When I was young, I was insulated from “rock and roll” music. My father strongly disliked it (and still does). More importantly, I grew up in a fundamentalist religion, and I was lead to believe that it was sinful. I just wasn’t exposed to it, and I was less-than-subtly discouraged from embracing it.
However, I was a bit of a Radio Shack geek. When I was about thirteen years old, I spent a few bucks to buy a pocket transistor radio. A very low-fidelity, monaural device that operated on a 9 volt battery. I just thought it would be neat to have and use, and I was completely unsuspecting of the world it would open up for me. Inside the package was an ear plug. This turned out to be very important, because it meant I could listen to the radio in bed, at night, without my parents knowing. Several times, I woke up in the morning, having fallen asleep with the radio on, the battery by that time dead.
It was the summer of 1984. I had found the pop stations. I had started learning the names of songs and bands. My favorite thing was Casey Kasem’s countdown, because he was always careful to announce the name of the song and band both before and after each one played. It wasn’t long before I knew what was popular, and some of it really resonated with me. The hottest thing that summer was “The Reflex” by Duran Duran.
I started buying albums (on vinyl, because all I had to play them on was my Donny & Marie record play that my parents had bought for me when I was even younger). I joined the Columbia House record club. I bought Rio and Duran Duran’s first self-titled album. I listened to them over and over, and I even sang. “The Chauffeur” is single-handedly responsible for my vocal range for years to come.
Then I joined a new youth group at a different church, and there was this girl a couple years older than me. Not only did she love Duran Duran, but she knew the names of the band members. So I stepped up my game. I started buying magazines with coverage on Duran Duran, I hung up posters, and I learned to recognize each of the band members in the photographs. I read interviews and gossip and everything there was to know about the band.
I was fascinated by their use of keyboard and synthesizer, and I wanted to be Nick Rhodes. I begged my parents for years, every birthday and Christmas to buy me a synthesizer (though I largely ignored the electric organ we had in the house).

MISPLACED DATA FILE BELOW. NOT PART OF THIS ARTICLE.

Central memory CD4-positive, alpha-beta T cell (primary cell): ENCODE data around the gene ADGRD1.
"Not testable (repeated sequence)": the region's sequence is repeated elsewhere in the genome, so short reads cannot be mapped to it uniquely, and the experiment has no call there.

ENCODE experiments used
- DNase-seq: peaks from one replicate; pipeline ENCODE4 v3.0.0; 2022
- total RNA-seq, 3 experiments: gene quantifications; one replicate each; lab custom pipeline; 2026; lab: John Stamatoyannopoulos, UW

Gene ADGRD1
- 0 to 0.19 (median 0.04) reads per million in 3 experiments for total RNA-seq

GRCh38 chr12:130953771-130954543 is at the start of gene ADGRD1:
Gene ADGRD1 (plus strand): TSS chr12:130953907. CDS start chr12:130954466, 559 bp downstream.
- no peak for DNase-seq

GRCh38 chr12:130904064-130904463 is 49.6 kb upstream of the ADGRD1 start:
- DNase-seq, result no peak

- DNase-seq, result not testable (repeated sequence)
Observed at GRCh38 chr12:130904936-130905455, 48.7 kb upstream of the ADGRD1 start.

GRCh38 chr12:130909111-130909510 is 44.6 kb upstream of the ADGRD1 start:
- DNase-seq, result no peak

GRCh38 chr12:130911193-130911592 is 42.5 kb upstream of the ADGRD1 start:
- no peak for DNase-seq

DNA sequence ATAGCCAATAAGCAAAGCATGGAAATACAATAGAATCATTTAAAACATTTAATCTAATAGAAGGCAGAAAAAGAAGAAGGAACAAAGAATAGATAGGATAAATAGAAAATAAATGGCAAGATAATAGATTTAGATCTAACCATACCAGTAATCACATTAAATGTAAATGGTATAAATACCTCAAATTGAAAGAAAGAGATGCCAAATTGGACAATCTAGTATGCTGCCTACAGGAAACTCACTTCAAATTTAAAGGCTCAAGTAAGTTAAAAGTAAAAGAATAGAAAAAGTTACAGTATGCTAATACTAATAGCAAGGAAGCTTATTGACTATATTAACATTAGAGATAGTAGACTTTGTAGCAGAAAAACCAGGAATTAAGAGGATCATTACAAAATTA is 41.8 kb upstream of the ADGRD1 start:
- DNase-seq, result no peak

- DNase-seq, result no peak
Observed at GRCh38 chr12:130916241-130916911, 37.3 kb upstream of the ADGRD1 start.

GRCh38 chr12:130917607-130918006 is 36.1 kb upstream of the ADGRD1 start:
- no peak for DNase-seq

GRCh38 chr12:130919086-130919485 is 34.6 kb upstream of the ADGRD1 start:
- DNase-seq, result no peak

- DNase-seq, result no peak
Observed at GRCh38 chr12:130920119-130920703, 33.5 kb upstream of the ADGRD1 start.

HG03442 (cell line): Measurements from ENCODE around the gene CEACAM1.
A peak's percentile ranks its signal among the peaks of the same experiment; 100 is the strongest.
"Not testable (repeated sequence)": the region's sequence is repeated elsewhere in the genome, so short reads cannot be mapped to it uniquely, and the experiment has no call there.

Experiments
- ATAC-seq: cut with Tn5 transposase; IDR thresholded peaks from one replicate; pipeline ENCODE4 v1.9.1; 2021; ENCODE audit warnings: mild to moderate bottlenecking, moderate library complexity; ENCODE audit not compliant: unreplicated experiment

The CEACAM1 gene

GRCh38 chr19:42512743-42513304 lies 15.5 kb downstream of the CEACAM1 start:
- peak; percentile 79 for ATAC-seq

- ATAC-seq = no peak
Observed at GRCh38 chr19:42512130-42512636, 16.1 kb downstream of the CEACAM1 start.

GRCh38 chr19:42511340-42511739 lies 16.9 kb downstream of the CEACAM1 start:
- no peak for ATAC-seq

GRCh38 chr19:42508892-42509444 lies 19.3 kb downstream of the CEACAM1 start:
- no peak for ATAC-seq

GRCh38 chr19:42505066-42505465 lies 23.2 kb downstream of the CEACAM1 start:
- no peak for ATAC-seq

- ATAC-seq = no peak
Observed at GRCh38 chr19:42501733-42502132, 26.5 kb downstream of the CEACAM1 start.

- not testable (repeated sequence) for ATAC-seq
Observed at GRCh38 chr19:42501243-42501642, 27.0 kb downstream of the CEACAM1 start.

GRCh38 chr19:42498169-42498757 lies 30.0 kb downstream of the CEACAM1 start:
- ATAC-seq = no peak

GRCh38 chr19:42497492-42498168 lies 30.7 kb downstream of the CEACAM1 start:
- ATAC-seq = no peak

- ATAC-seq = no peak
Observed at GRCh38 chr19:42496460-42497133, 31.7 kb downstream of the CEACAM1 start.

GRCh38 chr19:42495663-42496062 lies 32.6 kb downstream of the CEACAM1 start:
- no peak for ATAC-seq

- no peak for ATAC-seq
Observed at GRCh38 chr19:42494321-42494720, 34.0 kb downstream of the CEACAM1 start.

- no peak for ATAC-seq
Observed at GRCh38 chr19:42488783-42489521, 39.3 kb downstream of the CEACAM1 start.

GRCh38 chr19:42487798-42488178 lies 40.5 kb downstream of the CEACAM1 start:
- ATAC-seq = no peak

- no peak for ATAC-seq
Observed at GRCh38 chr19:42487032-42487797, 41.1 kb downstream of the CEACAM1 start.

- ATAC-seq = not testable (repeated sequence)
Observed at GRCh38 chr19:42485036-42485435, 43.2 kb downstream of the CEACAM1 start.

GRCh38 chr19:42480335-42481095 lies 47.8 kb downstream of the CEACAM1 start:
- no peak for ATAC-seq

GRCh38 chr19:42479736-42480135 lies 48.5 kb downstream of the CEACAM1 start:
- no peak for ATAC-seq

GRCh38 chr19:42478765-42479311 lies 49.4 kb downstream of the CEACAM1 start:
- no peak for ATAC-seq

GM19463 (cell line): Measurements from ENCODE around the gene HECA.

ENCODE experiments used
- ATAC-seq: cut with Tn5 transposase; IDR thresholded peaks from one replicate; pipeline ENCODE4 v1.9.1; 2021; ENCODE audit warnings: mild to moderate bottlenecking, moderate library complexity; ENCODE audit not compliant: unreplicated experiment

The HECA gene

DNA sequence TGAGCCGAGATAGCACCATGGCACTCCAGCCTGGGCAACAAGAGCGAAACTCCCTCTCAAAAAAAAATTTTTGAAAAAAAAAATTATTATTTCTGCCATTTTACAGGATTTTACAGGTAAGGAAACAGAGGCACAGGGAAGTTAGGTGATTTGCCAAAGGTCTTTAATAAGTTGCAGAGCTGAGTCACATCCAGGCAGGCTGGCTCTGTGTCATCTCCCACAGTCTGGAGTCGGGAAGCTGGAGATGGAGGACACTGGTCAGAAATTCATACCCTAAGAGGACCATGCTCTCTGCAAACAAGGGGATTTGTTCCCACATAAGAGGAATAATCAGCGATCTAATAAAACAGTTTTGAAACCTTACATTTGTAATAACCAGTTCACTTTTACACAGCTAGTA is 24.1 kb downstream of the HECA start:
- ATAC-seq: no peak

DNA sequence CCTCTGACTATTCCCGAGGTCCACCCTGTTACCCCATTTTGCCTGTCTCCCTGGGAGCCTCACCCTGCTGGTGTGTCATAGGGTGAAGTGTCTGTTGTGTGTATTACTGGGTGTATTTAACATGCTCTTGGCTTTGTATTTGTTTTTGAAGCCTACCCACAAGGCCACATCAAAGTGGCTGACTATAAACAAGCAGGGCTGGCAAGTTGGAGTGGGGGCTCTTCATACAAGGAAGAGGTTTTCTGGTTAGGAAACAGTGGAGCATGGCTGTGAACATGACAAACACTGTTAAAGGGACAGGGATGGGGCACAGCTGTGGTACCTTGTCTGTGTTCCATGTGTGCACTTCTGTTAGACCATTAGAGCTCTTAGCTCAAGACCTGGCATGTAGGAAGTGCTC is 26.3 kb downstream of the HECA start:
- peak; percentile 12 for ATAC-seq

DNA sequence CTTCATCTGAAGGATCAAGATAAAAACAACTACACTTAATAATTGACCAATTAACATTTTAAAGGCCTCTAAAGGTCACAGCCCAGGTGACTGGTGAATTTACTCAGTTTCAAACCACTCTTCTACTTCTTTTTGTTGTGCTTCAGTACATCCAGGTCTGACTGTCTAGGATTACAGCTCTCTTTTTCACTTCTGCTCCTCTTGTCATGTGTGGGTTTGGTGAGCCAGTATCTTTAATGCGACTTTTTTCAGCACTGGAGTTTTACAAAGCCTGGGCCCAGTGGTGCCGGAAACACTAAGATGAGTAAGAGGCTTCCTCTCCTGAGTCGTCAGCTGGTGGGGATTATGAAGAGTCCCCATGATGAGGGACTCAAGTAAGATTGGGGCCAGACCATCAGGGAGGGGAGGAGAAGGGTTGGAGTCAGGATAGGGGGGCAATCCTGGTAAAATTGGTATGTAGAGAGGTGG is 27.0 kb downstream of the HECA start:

I never did this with any other band. There have been several other hands that I’ve really liked, but I’ve never been obsessed with any of them. To this day, almost thirty years later, I can’t name all the members of any other band (except for The Beatles, if you give me a few minutes).
About a year ago, I bought a guitar, and I started taking lessons. Then I bought a bass, and started taking lessons for that. I’m still not very good, but I’m beginning to think of myself as a musician and a bass player.
About this same time, John Taylor, the bass player for Duran Duran, published an autobiography. I have lately enjoyed a few autobiographies (I highly recommend George Carlin’s), so there was no question about reading In the Pleasure Groove. It is a very intimate and unvarnished view into the person of John Taylor, and I found myself admiring and feeling close to him. Because of this, he has become my favorite member of the band, whereas before I was more interested in Nick Rhodes and Simon Le Bon.
The ironic thing about me and the bass is that I had never really noticed the bass line in songs before (unless it was right there in your face). Even when I tried, I struggled to pick it out. Learning the bass, I am becoming much more cognizant and aware of the bass parts. I am noticing bass lines that are interesting, that sound like they would be fun to play, that really make the music.
These days, I mostly listen to newer music. I grab new stuff from iTunes and put it into a playlist called “Newest Downloads”, and that’s almost all I ever have playing in the truck. However, I recently created a new playlist of high energy music for an MP3 player I used on a long bike ride. I had thrown on a few Duran Duran songs, and some of them inevitably came up during my ride.
“Rio” was the first to come up. It was as if I was hearing it for the first time. I was astonished. The fact is, I always heard the bass line, because in many ways, it is the song. However, I had never really thought about what was the bass line and what was everything else. I had never thought about how good it is, how it contributes to the overall harmony of the song, and how fun it must be to play!
So now I’m learning to play “Rio” on the bass. I will be learning other Duran Duran songs after that. And as I’m doing that, I’m thinking about how this is played by the man who wrote his book, a guy I really respect, who I have under-appreciated for all these years.
Thanks for making my bass learning experience that much deeper and more enjoyable, John!